ONE IN TWELVE – Morning Glory

To celebrate the 12th anniversary of the founding of the site, every day during November I’ll be bringing you one of my favourite photos from the past 12 years.

We’re kicking off with a double, featuring both Bus Eireann and Dublin bus, with a pair of early morning shots.

Bus Eireann VC39 heads into the sunrise on the first scheduled departure from Macroom.

Bus Eireann VC39 heads into the sunrise on the first scheduled departure from Macroom.

Above: Sometimes the best shots are the spur of the moment ones. Sometime around 2002, I was heading back from Kerry to Dublin very early in the morning, and passed through Macroom just as the first morning service to Cork was departing. A few miles out the road, I saw a passenger waiting at the roadside where there was a reasonable pull-in, and figured it would be a good opportunity to get an “action shot” of a Bus Eireann coach out in the countryside, mid route. Now that the VCs are gradually vanishing from service work, I’m glad I got this shot when I had the opportunity.

Dublin Bus AV92 working early morning 14 trips before Coastal Tour duties

Dublin Bus AV92 working early morning 14 trips before Coastal Tour duties

When the Coastal Tour was introduced, one of the two tours buses was scheduled to work a couple of round trips on the 14/A before taking up duty on the tour. The bus would work one of the early 14As from Ballinteer, and back, managing to get in another citybound journey at the end of the morning peak, before parking up in the Great Strand Street compound until needed for tours.

By 2001 AV92 was one of the regular buses on the service.

This link was broken when the routes were changed in 2005, and there is no longer a regular scheduled tourbus working.

Farewell RA299

The gradual phasing out of the RA-type continues

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Above is Dublin Bus RA299, a 1996 Volvo Olympian at Ringsend Garage. Beside it is a newer 1999 RV-type Olympian, RV534, cascaded from Harristown as new VTs enter service at Phibsboro. The RVs are very similar to the RAs in many respects, but are slightly newer technology emissions wise, conforming to the Euro-II standard, and with a Volvo engine rather than the Cummins unit in the RAs.

To the general public, one bus type is much like another, but to the enthusiast similar buses can be very different, and even within the same type individual vehicles can acquire their own personality over years of observing them in service.

RA299 is one such bus, whose passing from the fleet I will mourn more than others.

Although it ended up at Ringsend in its final years, RA299 spent much of its life in Donnybrook, and for a number of years was allocated to the 75 route.

The RAs were known for their unusual howling sound-effect at this stage, due to a fan issue, and RA299 seemed to have it worse than most, being the loudest RA in the garage at that stage.

For a year or so in 2002/2, I needed to get into town before 7am, and the earliest buses on the 14/A and 48A were not early enough to do this for me. The 16 was not yet extended to Ballinteer, but there was an early, unscheduled 16A from Nutgrove Avenue, worked by a Donnybrook bus which would get me to town in time. To reach this, I would catch the first westbound 75, which passed along Broadford Road at around 0610. In the early morning stillness, I could hear RA299 at least a mile away, when it was still on Ballinteer Road, the howling getting louder as it turned onto Ballinteer Avenue, and eventually reaching maximum as it came around the corner onto Broadford Road.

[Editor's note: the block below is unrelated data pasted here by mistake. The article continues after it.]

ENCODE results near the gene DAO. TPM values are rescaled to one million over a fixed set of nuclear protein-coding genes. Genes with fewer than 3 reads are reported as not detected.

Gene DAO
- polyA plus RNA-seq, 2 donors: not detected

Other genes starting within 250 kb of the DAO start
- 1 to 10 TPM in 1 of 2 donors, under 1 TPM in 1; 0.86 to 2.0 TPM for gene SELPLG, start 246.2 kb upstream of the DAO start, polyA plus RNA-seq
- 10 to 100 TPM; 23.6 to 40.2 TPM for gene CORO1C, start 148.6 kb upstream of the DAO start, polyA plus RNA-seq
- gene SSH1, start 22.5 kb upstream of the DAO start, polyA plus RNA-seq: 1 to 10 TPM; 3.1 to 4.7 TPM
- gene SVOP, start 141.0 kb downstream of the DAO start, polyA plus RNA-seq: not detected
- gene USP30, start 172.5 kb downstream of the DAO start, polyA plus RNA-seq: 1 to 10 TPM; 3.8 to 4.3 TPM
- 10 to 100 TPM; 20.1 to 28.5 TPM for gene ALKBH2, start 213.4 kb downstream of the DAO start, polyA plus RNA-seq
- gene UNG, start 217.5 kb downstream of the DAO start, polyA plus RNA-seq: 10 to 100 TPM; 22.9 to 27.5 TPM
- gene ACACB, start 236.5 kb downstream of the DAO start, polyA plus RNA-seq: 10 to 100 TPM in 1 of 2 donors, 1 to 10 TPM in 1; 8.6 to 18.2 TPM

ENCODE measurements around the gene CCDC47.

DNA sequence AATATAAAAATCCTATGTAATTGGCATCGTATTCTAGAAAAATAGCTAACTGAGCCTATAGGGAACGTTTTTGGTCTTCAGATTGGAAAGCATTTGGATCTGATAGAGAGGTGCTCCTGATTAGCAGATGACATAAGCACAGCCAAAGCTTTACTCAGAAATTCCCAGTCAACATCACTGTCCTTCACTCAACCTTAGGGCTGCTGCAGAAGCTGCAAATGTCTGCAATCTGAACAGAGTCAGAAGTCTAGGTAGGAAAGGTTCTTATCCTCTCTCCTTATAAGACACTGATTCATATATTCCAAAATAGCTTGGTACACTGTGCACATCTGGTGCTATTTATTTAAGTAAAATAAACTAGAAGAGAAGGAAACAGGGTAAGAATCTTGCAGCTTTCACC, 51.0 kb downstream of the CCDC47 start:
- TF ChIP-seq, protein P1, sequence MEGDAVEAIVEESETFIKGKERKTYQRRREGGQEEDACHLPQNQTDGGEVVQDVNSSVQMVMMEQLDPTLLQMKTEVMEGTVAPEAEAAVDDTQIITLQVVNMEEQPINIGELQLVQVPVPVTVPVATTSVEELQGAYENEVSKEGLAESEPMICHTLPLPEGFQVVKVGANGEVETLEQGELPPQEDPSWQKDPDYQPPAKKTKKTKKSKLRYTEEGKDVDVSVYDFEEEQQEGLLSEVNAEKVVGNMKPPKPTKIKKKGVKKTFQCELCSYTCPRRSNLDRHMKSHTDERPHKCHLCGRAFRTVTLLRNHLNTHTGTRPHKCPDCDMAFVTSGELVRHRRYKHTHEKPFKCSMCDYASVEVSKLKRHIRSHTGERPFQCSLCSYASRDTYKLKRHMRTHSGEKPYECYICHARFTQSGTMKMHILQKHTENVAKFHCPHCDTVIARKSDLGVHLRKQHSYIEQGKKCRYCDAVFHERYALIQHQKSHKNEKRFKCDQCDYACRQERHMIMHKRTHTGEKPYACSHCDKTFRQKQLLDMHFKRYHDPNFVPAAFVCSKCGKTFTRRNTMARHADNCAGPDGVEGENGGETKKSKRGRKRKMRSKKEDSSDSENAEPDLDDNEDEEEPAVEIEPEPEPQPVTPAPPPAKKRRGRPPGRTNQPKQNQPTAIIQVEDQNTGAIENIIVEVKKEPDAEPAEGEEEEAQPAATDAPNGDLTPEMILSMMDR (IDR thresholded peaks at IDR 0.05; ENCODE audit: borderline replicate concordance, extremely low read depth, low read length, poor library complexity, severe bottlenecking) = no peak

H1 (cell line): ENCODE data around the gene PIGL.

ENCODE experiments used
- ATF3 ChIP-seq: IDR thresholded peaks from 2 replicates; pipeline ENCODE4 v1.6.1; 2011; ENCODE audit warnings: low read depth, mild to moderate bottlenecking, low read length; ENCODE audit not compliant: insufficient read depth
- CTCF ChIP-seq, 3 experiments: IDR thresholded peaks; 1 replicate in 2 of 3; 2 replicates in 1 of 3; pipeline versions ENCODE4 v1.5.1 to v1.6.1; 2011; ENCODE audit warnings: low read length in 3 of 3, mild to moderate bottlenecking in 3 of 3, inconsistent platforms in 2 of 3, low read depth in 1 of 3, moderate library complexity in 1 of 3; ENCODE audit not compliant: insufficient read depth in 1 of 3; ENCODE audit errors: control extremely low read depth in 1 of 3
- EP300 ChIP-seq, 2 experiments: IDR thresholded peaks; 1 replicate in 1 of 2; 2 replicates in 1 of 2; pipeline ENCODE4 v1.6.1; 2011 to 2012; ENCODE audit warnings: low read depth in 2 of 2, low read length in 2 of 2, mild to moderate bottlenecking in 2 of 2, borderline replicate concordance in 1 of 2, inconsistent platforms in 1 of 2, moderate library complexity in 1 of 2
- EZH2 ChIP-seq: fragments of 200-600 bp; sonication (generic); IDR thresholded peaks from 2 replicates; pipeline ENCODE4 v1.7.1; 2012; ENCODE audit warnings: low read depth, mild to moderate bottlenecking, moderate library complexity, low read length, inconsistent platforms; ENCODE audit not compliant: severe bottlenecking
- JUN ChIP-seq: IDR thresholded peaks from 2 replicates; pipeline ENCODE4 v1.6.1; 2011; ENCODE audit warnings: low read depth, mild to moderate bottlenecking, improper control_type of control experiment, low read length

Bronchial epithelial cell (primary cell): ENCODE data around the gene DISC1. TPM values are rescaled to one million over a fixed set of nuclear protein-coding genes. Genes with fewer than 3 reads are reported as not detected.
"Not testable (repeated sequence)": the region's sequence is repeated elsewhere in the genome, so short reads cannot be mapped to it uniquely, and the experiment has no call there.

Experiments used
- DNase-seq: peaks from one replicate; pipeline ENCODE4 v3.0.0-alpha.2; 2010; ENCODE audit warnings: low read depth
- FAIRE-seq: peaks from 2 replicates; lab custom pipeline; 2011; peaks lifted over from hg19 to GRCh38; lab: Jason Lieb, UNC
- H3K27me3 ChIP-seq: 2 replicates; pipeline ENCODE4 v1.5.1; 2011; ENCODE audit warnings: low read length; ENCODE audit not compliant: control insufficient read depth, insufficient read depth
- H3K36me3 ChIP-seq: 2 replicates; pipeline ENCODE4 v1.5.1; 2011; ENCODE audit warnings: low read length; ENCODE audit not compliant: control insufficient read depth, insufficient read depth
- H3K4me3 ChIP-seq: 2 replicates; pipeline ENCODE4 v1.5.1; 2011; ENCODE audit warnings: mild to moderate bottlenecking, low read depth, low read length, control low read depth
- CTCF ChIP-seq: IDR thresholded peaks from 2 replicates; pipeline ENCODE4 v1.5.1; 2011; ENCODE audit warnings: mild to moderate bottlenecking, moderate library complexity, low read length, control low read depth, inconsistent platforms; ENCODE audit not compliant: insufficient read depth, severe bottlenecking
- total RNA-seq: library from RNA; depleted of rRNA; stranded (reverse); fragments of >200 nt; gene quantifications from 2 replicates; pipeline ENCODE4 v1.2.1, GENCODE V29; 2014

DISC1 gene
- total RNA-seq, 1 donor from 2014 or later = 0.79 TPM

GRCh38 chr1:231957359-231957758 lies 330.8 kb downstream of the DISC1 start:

There was never any chance of my missing this bus, it could be heard coming so far away that a gentle stroll to the stop at the last minute would suffice.

Later I changed my commuting habits, and no longer needed the early bus, and the extension of the 16 and the new early 0620 departure means that the early 75 would no longer be needed in any case.

The 75 now has RVs, and RA299 transferred to Ringsend a couple of years ago, where it lived out its final years on the 15s and 77s.

It is scheduled to be withdrawn this week, as its DoE cert expires, and will soon make its way over to the UK along with the rest of the batch. Indeed, it may already be withdrawn, and sitting on the pits in the picture above ready to be prepared for departure.

Who knows where it will end up – maybe in some leafy Essex lane a schoolboy will be waiting each morning, able to hear his schoolbus coming a mile away as it howls through the countryside.

Long awaited Sutton-Airport link launches

More than 2 years in planning, the merger of the 230/102 finally happens

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(click on any picture for fullsize) 

The new incarnation of the 102 bus route, formed from a merger of the old 102 and 230 routes, started running in North east Dublin this morning, opening a link from Sutton to Dublin Airport for the first time, as well as providing a Sunday service on the Malahide to Airport section which didn’t have one before.

The picture above shows Harristown’s AV164 operating the first westbound trip from Sutton, at 1035.

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While good, the merger of the two routes could have been better, and it is troubling that the opportunity to provide earlier services into the airport was missed. A huge number of people from this route’s hinterland work in the airport, and the first westbound services are far too late on every day of the week (and too late for people catching early flights also.

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The revamp does open extra possibilities for transport though, linking the airport to the Howth branch of the DART rail network as well as the main northern spur.

A good move to bring these routes together, but a huge missed opportunity in terms of catering for the early morning market.